Perusing through After Nature blog one finds many, may posts covering Meillassoux. Some of which will appear in the (hopefully, one day) forthcoming Speculative Naturalism edited and polished into essays. This year I have a book review and two chapters in edited books to finish first though - so Speculative Naturalism keeps getting pushed back, and has been for at least three years now. In any case, you might find some of the following interesting, followed by some interesting quotes.

Some quotes:

"The authentic tradition of immanence resides in the Platonic divine, and in the gods of Spinoza and Hegel, not in the 'philosophical atheism' of Heidegger." 

 - Quentin Meillassoux - The Divine Inexistence

"The most underrated thinkers in the history of philosophy are Reinhold, Jacobi, Maimon: the German thinkers who formed the junction between Kant and Fichte. With these philosophers, we draw close to the edge of what would soon become the volcano of German Idealism. It is a volcano that would not have been able to erupt without them, even though Schelling and Hegel esteemed them lightly."

- Quentin Meillassoux

"Speculative realism is an appellation designating in itself nothing important but with which I have become associated.  It does not quite correspond to my enterprise since it also comprises the option that I seek to counter."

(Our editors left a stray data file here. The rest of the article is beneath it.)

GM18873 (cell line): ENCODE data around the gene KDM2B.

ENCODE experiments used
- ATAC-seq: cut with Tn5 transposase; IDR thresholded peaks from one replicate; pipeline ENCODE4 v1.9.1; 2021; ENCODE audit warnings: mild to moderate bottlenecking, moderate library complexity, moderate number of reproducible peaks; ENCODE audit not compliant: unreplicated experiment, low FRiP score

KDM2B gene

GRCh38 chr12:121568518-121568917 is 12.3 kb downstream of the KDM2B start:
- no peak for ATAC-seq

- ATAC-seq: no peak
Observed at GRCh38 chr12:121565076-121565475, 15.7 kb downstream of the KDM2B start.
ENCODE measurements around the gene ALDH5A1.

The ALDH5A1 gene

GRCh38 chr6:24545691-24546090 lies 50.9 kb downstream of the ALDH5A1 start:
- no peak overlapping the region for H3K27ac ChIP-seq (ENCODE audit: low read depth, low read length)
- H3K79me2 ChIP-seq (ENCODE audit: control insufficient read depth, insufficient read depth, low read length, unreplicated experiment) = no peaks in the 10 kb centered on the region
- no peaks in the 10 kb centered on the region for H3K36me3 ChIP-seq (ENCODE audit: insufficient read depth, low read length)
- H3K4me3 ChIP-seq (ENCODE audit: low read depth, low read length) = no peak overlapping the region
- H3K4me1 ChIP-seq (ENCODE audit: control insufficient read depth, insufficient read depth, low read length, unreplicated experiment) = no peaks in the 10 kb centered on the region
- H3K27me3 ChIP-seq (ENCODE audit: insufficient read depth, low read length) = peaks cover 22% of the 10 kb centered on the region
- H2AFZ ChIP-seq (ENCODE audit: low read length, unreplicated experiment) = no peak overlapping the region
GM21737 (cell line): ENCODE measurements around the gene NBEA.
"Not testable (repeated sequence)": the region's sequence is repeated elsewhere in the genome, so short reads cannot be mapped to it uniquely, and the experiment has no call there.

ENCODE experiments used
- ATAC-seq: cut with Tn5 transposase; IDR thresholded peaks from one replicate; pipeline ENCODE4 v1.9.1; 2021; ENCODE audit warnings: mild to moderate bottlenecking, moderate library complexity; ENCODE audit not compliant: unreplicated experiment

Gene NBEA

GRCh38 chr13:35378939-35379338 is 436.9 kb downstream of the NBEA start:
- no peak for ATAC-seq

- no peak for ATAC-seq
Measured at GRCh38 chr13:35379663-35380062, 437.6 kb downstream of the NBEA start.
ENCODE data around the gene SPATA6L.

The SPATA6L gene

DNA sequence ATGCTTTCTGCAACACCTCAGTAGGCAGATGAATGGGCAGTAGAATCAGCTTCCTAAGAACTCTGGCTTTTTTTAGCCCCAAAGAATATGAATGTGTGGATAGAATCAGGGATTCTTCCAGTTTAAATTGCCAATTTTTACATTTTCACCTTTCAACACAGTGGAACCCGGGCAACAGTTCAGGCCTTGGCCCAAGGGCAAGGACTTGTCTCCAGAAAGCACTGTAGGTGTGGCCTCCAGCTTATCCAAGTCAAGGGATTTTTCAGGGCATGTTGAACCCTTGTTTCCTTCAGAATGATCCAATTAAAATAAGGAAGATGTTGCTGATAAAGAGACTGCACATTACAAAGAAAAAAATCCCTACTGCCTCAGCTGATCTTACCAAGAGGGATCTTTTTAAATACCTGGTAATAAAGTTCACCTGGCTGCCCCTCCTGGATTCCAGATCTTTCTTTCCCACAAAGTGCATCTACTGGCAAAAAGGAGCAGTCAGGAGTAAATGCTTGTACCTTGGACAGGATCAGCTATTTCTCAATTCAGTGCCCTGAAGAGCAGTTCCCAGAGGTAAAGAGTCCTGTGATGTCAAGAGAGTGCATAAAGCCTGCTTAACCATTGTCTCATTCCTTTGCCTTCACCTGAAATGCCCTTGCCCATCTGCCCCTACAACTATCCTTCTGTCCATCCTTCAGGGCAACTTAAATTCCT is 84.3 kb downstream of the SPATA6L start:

- Quentin Meillassoux

Wednesday, September 23, 2020

Not "New Wave," not "Dark Wave," not even "Cold Wave." No, it's...

"Tragic Wave." Here's the band, Drab Majesty with "Too Soon," from the "Demonstration" LP. First some Wikipedia though. Link's below the embedded video. 

From Wikipedia:

Drab Majesty is an American, Los Angeles-based musical project, founded by musician Deb Demure (Andrew Clinco) while working as the drummer for the band Marriages, in 2011. The project's first record was the 2012 EP Unarian Dances, first self-released and then re-released in 2014 on Lolipop Records. Since signing to Dais Records, Drab Majesty has released three albums - Careless (2015), The Demonstration (2017),and Modern Mirror (2019). 

Drab Majesty combine androgynous aesthetics and commanding vocals with futuristic and occult lyrics, a style Demure refers to as, "tragic wave." To create his imposing stage presence, Demure employs costumes, makeup and props to accompany his lush, '80s-influenced soundscapes.


Some After Nature music posts about dark wave, cold wave, no wave, ummmm... you get the point: